A woman’s first mule deer hunt in Oregon takes her from hunting skeptic to #PublicLandsProud convert
This fall, I did something I never thought I would do—I went hunting.
I didn’t grow up with hunting traditions. In fact, five years ago, my opinion of hunting was probably more aligned with a stereotype than it was based on an actual person or group of people I knew who hunted.
Then I met Kevin, and suddenly found myself dating a hunter. You know him as TRCP’s Western field associate.
Through Kevin’s passion for hunting and the outdoors, I found myself immersed in a new world. We cooked wild game together, and I sat in on fascinating conversations among his friends regarding hunting ethics, outsider perceptions, and conservation.
I began to see hunting as a culture, and it changed my perspective enough that I thought about giving it a try myself.
A Humbling Hunt
This fall, against all odds, I drew tags for a mule deer buck and cow elk in Oregon—something that I hadn’t totally prepared for, especially since we wound up moving to Missoula, Mont., right before the season started. On the long drive back to the Beaver State, I studied YouTube videos on how to quarter a deer and pondered if there were any quick car exercises that could make up for my woeful lack of preparation in the physical fitness department.
We met up with Alex, a friend from Oregon, and made camp. This was Alex’s third year hunting mule deer, though he had yet to harvest one. Still, I remained confident—how hard could it be?
Sitting against a tree on opening morning, I listened to the forest waking up all around us as the sun rose over the mountains, and I felt a sense of awe. The landscape was breathtaking. If it weren’t for the tag in my pocket, I wouldn’t have seen that sunrise or experienced any of the lessons I learned that day. I was starting to understand what Kevin and his friends had been going on about.
I had no luck on opening day, but each encounter with an animal renewed my sense of excitement. As we crept up over a hill in late morning, Kevin stopped abruptly and whispered, “I see one.” I craned my neck to spot the animal he was looking at, adrenaline pumping. The deer was resting under a tree, partially obscured, but when its head turned, we both saw that it was a doe. That night, I remember having vivid dreams of seeing a buck instead and pulling off the perfect shot. When I woke up the next morning, I was giddy, ready to try again.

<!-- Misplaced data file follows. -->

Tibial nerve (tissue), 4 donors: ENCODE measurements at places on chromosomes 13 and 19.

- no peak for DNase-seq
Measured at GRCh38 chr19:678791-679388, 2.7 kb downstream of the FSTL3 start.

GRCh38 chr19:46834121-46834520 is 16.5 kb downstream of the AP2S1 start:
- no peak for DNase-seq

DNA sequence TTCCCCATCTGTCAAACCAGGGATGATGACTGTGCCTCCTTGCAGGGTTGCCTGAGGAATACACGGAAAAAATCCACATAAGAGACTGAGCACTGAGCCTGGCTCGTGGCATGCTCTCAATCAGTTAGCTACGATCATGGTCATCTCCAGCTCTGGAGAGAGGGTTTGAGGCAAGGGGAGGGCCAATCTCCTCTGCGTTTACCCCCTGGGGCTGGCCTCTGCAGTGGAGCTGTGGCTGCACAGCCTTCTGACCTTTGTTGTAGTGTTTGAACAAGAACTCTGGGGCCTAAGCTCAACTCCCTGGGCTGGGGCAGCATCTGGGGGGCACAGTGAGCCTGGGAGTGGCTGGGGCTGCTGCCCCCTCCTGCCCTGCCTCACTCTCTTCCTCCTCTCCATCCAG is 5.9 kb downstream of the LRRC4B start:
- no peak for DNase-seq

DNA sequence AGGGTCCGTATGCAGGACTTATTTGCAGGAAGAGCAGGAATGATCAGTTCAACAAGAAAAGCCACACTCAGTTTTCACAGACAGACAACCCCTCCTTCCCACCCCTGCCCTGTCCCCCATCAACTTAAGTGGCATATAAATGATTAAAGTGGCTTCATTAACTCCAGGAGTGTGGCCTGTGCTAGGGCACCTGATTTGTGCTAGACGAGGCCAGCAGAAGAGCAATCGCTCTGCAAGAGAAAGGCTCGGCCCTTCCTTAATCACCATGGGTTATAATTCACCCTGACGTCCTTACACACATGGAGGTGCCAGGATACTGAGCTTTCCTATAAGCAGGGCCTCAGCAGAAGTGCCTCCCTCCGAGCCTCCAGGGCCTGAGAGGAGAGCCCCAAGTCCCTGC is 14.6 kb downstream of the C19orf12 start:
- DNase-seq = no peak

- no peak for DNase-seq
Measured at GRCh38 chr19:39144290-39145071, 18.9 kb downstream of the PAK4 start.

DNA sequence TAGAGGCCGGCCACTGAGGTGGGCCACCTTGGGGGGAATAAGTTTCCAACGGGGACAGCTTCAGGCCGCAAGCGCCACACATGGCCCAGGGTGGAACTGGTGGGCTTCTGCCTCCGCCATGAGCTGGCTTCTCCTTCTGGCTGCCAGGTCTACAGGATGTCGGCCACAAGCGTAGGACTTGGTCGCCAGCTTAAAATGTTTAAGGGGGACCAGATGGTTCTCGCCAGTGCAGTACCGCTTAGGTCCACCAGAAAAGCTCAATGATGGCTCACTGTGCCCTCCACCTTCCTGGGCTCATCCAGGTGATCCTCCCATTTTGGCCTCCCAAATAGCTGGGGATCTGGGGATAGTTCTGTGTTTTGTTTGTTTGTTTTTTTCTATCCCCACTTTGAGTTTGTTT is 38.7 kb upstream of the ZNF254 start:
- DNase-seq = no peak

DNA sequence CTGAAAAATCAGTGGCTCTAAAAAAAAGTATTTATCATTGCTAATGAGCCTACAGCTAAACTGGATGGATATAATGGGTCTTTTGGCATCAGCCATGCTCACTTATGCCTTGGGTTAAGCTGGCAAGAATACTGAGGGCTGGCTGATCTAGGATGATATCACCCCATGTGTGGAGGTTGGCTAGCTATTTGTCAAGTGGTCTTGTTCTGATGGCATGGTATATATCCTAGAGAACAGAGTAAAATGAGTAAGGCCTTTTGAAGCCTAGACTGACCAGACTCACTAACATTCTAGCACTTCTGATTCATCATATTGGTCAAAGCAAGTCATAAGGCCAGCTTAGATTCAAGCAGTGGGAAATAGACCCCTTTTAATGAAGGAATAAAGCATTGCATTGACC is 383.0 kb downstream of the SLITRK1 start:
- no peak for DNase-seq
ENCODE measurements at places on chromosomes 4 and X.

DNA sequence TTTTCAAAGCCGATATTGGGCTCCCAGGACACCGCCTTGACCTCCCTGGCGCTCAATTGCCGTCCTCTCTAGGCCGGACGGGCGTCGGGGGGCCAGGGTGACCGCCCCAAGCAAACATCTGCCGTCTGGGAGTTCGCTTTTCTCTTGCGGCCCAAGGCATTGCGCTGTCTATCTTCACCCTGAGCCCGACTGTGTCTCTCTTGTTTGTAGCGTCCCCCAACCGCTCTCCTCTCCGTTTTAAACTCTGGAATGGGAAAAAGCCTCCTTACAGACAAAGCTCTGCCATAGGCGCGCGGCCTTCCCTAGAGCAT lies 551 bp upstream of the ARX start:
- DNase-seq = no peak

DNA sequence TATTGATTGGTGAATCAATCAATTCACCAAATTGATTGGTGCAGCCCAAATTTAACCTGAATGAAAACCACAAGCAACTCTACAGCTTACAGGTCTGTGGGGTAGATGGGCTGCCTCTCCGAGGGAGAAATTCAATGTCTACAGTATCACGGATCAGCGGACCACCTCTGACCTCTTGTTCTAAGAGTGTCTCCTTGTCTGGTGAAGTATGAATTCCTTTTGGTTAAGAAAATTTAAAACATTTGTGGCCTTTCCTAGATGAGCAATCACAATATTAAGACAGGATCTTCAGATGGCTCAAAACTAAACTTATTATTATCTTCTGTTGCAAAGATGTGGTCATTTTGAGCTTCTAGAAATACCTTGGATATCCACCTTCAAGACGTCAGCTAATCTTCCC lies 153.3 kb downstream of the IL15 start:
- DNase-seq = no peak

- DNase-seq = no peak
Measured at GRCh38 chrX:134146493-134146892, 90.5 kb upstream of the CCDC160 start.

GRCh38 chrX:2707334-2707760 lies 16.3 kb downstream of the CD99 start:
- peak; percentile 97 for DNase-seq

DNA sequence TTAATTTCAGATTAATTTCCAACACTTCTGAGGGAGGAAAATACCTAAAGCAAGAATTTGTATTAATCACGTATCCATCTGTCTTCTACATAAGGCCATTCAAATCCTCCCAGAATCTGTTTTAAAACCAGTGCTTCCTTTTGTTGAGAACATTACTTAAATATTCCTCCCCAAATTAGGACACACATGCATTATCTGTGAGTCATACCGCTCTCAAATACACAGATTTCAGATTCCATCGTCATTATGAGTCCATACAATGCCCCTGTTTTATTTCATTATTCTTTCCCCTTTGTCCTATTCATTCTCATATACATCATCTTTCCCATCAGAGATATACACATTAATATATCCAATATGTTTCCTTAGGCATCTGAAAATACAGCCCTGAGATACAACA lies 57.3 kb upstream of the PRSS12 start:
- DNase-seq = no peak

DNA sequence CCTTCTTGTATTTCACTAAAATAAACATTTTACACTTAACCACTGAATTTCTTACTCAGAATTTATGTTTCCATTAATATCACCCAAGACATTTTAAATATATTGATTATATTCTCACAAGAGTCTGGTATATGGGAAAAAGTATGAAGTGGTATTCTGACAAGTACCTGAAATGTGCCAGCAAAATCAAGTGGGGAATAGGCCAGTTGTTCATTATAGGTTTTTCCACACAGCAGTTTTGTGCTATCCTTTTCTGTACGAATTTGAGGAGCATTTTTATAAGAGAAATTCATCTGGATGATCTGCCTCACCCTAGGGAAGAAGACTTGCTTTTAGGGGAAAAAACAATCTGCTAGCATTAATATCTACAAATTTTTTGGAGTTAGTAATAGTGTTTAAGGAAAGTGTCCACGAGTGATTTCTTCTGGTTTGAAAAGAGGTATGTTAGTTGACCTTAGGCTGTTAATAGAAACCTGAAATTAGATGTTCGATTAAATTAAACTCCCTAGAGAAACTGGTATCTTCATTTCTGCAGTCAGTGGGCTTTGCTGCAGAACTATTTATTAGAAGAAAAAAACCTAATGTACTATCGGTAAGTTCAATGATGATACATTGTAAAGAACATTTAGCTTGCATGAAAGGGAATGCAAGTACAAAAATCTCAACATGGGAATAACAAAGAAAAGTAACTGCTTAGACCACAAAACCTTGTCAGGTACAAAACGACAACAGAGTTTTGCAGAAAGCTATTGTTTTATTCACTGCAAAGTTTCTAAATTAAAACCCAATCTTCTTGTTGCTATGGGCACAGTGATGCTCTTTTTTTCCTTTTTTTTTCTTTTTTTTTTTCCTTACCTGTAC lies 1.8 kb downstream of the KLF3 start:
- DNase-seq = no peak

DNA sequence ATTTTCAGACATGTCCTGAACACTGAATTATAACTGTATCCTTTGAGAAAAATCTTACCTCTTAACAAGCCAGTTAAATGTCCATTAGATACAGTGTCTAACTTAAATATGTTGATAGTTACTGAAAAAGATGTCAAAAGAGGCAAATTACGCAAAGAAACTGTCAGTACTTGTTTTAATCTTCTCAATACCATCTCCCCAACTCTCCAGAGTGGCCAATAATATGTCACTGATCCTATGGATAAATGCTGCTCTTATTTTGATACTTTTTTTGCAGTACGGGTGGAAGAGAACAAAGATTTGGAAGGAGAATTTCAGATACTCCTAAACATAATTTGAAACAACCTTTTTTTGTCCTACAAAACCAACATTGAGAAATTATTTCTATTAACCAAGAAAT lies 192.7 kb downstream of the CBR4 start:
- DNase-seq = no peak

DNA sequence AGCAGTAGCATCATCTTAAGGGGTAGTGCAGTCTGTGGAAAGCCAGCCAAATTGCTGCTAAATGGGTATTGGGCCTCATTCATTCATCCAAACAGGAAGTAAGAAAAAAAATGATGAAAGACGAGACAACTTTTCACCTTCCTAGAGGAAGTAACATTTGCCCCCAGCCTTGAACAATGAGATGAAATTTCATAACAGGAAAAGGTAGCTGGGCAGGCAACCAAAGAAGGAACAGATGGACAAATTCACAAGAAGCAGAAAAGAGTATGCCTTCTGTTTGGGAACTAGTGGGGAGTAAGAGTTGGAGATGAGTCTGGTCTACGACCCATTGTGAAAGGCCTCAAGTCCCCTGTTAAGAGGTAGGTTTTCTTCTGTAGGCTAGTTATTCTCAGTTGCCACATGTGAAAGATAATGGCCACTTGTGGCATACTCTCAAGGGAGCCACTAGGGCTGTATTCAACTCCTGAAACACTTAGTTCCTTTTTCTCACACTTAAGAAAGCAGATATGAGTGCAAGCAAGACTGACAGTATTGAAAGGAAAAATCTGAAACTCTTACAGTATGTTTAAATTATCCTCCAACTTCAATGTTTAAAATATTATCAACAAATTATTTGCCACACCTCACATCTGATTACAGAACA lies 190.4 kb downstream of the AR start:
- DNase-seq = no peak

The next weekend, as Kevin and I were trudging up yet another steep hill while glassing the opposite hill for movement, our radio went off—Alex had shot a forked horn mule deer, his first! With no regard for any unseen animals that might be nearby, we whooped and hollered over the radio, sharing in his excitement. We got his coordinates and headed his way for the pack out.
I watched as Alex and Kevin field dressed the buck, seeing it transition from being an animal on the ground to different cuts of meat hanging from the trees. Alex kept the hide and cut out the ribs, wanting to savor each bit of his trophy and show full respect to the animal. By the time we loaded our packs and headed out with headlamps aglow, only a pile of guts and a few bones were left behind. For me, a big part of why I wanted to hunt was being able to provide my own meat and know where it came from. In today’s world where so much of our food processing is out of sight, this experience was the circle of life made tangible—an eye-opening experience of hunting for food and wasting nothing.
Although I never did pull the trigger, being a witness to Alex’s achievement was enough to get me hooked, though I don’t know if I’ll ever be obsessed with it the way Kevin is. Hunting is humbling in a way that I hadn’t expected. I went into it with starry eyes, thinking I would punch my tag on opening morning, but it wasn’t easy. I came back to camp at night tired, hungry, and cold. I can only imagine how difficult conditions would be without healthy habitat, plentiful big game, and access to public lands. So, you could say I learned the value of conservation at the same time that I was paying my dues in the field.
All in all, I was refreshed by the beauty and adventure of public lands, no matter the outcome. I’m aware now more than ever of the incredible bounty that public lands can provide, but I’ve also witnessed their fragility. The adventures I had this fall would not have been possible without them. Public lands are ours to enjoy, but first and foremost, they are ours to defend. I now truly know what it means to be #publiclandsproud, and I can’t wait to try again next fall.
Laura Sligh grew up in the tiny town of Holland, Mich. and currently lives in Missoula, Mont. When she’s not adventuring on public lands with her boyfriend, TRCP’s Western field associate Kevin Farron, and black Lab Leo, she’s knitting baby hats with their cat on her lap, or trying to master a new wild-game recipe.